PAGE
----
How to Buy the Perfect Panama Hat
Panama Hat - originated in Ecuador as Montecristi hats, named after the town where the Toquilla plant is grown. The leaves are dried and the fibers separated and used to make hats. The Spanish recognized the quality and exported them via Panama to Europe. Since they came from "Panama" they got the name Panama hats. Also the workers digging the Panama Canal used these light and very durable hats to protect themselves from the sun.

How to Buy the Perfect Panama Hat

What do actresses Jennifer Aniston, Gwyneth Paltrow and celebrities like Miss Ecuador have in common?  And when they were alive, President Franklin Roosevelt, Winston Churchill, Humphrey Bogart and Gary Cooper were already part of the trend.  

Wearing a Panama hat!

Contrary to popular belief, the glorious Panama hat originates in Ecuador—not Panama.  This remarkably functional fashionable fedora has existed under its misnomer for more than a century when the hats from Montecristi and Cuenca, Ecuador traversed over difficult Andean mountain ranges to Panama from where they were exported to the world.  Hence, the false signature name, Panama hat.  

 

Light, flexible, durable, and a life-saver in the hot sun, a Panama (oops, Ecuadorian) hat is expensive but worth every penny.  Several hundred dollars—even thousands of dollars—for the best of the best is not uncommon but you can actually purchase one of these straw gems for a reasonable amount.

The original hat is made of toquilla straw, a name that has ancient roots.  When the Spanish first arrived in Ecuador, they saw indigenous people wearing a strangely woven hat that looked as if it had vampire wings.  In 1630, the people were persuaded to wear these hats without the brim; this new version was called a toquilla.  In 1796 Charles V encouraged the introduction of craft leagues in Ecuador, including one for this straw hat.  Because of their growing popularity, the meticulously woven hats became the principal export product of Ecuador between 1944 and 1945.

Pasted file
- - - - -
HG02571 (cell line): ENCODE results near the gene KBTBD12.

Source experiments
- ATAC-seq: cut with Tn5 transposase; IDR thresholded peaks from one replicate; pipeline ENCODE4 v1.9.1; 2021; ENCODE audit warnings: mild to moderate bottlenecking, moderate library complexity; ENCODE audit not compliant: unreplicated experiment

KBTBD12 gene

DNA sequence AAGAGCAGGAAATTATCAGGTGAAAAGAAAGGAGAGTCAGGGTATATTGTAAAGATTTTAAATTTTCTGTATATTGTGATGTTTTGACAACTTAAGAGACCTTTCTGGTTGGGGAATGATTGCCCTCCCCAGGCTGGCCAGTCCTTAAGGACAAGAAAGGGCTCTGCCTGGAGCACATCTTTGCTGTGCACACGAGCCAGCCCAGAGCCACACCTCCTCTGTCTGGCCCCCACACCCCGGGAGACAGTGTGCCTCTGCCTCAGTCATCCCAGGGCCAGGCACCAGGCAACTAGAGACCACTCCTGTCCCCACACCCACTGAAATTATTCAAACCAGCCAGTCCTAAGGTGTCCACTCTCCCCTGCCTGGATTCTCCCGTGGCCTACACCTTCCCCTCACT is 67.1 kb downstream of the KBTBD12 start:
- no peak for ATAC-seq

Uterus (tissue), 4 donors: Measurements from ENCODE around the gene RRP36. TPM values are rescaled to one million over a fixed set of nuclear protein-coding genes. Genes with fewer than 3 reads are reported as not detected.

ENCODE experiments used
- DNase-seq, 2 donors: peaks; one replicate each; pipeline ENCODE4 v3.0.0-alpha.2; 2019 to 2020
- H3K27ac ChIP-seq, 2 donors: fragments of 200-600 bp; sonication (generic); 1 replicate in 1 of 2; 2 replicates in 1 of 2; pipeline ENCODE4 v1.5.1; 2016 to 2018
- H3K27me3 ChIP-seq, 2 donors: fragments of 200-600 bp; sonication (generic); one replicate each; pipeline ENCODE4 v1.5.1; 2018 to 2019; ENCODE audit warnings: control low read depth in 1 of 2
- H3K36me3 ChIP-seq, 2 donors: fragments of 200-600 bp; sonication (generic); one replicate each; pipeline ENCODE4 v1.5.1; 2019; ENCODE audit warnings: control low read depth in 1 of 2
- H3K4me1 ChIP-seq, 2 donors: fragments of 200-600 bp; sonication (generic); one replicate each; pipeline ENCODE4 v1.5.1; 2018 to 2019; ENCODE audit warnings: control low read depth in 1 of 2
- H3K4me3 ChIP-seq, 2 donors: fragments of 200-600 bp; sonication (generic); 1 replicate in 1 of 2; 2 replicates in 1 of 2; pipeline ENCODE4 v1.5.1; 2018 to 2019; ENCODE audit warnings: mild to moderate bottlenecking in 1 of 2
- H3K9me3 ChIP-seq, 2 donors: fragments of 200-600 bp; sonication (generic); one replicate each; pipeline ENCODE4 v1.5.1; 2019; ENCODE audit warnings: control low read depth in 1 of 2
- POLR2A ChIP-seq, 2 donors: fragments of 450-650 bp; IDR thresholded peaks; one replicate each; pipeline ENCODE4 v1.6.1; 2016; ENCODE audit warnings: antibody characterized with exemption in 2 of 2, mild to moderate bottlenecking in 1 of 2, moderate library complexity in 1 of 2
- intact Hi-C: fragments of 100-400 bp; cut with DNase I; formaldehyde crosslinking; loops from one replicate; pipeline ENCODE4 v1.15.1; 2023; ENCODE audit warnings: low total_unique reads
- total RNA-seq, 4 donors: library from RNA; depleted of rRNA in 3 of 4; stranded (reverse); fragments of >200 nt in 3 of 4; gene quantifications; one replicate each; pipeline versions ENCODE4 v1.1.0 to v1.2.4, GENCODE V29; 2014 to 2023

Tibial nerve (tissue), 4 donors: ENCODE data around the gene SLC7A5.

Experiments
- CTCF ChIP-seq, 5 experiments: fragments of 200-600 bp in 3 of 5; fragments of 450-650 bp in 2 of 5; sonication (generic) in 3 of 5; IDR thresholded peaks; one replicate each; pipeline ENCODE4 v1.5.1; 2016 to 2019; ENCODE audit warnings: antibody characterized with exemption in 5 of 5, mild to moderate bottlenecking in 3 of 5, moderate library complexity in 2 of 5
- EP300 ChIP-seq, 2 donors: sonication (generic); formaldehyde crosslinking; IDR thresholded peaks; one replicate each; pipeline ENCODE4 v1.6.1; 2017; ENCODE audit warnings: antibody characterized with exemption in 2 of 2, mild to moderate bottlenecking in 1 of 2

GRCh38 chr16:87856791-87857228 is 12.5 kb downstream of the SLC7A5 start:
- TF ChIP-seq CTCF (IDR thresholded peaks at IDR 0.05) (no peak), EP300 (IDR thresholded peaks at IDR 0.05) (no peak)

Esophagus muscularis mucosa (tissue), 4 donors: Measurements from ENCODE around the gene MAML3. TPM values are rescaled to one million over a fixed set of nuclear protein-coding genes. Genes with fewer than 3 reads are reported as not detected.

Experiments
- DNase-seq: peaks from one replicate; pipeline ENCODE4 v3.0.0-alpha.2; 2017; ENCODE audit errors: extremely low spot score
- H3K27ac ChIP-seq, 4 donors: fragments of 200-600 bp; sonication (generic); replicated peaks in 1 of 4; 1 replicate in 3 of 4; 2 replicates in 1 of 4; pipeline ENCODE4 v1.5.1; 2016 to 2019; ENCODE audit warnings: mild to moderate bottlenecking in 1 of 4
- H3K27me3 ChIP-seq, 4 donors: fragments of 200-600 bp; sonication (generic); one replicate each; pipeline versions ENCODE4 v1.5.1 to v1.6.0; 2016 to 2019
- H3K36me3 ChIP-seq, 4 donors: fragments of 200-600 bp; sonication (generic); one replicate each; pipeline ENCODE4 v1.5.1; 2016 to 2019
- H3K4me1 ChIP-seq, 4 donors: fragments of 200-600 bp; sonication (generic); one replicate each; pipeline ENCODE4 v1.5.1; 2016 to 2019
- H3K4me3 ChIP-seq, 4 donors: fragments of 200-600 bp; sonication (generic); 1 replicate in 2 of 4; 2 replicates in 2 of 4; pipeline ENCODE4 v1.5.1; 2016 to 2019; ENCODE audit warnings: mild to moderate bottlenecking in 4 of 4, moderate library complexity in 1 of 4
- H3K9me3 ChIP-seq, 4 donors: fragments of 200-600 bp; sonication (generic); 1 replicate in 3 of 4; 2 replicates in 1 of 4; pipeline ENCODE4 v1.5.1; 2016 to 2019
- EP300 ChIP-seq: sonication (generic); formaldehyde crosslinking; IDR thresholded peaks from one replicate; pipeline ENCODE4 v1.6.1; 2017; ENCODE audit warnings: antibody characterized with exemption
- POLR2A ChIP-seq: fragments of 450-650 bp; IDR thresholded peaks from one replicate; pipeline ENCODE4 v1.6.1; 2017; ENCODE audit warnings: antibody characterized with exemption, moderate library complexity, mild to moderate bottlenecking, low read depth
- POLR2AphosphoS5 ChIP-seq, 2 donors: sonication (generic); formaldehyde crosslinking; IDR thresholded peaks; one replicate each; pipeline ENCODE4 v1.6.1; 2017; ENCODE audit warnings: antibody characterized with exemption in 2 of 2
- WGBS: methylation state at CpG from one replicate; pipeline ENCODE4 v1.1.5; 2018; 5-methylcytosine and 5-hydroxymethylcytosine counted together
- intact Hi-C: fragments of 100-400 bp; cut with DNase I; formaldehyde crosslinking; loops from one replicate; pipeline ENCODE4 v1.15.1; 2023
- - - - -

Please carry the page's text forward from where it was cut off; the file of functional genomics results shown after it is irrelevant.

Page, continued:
Plants being harvested for the raw material when dried to weave the hats

The palm-like plant, which produces the straw used to weave the hats, is native to Ecuador.  When tender leaves sprout, workers cut them from the parent plant.  Removed from the sun to air dry, they transform into thin, blonde cylindrical fibers.  This important step requires great patience and care because the fiber’s strength and color depends on this process.

Weaver making a hat

The quality of the hat depends not only on the thickness of the raw material but also on the manual skill of the weaver whose dexterity is passed from generation to generation.  The weavers work at home, often in poor light in difficult surroundings, and deliver the hats in their first stage to the factories.  It takes at least four months, often more, to produce a tightly-woven, earth-scented, cream-colored true ‘panama’ hat.

When you enter one of the hat factories in Cuenca, the array of styles and colors at different prices makes even the most ardent shopper stop, think and shop wisely.  Attendants can easily alter the fedora so that it fits snugly and will not blow off even in a strong wind.   My husband and I visited two high profile factories in Cuenca coming away with a passion for the workmanship and an Ecuadorian ‘panama’ hat we are proud to wear.

For more information check out these links:

www.homeroortega.com and www.sombrerosecuatorianos.com

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